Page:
The United States Senate Committee on Banking, Housing, and Urban Affairs held a hearing on cryptocurrency and blockchain regulation today, July 30, 2019. This is the third in a series of cryptocurrency-specific hearings in Congress that began two weeks ago with Libra’s rounds in both the US House of Representatives and the Senate.
The Libra hearings were significantly longer than they are today (two hours and 18 minutes in the Senate and six and a half in the House of Representatives). Politicians underscored these sessions with concerns about Facebook’s past privacy and data scandals. If Facebook can’t keep our data safe – and, moreover, if we can’t trust what it says compared to what it actually does with that data – then why should regulators trust something like Libra with monetary policy ?
In the specter of these ubiquitous fears, Bitcoin looked good by comparison.
Regulate the inevitable
Today’s hearing played out like a continuation of some of the broader congressional questions on cryptocurrency during the Libra discussions. Lawmakers grilled three panellists – Jeremy Allaire, CEO of Circle; Professor Mehrsa Baradaran at the University of California at the Irvine School of Law; and Congressional Research Service specialist Dr. Rebecca Nelson – on topics largely focused on promoting proper regulation of cryptocurrencies, as well as the benefits (and obstacles) that blockchain technology poses as a burgeoning disruptive technology.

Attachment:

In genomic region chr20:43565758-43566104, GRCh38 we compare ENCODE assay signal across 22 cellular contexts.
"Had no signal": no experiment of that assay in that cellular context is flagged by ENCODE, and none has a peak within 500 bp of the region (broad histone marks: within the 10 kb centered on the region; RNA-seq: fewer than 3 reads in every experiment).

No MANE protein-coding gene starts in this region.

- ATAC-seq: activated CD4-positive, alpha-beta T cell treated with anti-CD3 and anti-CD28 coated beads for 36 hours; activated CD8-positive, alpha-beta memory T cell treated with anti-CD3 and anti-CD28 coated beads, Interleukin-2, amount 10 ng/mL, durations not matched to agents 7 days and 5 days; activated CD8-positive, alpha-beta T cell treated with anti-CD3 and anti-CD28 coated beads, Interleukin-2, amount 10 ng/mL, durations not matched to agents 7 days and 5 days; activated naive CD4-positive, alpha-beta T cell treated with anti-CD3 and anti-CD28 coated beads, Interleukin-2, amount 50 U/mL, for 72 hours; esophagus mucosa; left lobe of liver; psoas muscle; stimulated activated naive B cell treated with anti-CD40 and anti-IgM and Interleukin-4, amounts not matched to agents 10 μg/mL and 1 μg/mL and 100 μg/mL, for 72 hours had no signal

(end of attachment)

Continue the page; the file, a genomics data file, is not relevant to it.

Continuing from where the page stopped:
The discussion expanded the avenues of conversation about the difference between Bitcoin and Libra and even the difference between Bitcoin and the crypto industry with the thousands of assets it spawned.
“Facebook’s Libra project has sparked renewed interest in digital currencies and blockchain in general,” said committee chairman Mike Crapo in his opening address. “Although Libra started this conversation, the blockchain and cryptocurrency system is diverse. It seems to me that this technology and other digital innovations are inevitable. They could be an advantage, and I believe the US should be leading the way in their development. That doesn’t work without clear traffic rules. “
Therefore, Senator Crapo showed particular interest in how cryptocurrencies “interact within the US and international regulatory framework” as well as the myriad types of cryptocurrencies and “their difference between the digital currency proposed by Facebook”.
In the interest of the “public good”
Following these remarks, ranking member Sherrod Brown, who asked David Marcus of Libra particularly persistent and skeptical questions about the Facebook project, reiterated his conviction that monetary policy is too precious to centralize in the hands of the Silicon Valley elite .
Looking back on the 50th anniversary of the Apollo 11 moon landing, he said in his opening speech: “These Americans didn’t do it for profit reasons. They did it to serve their country, and their success has been shared by all Americans … It’s a reminder that some infrastructures work better than [a] public good, and we shouldn’t let banks and large corporations control it. “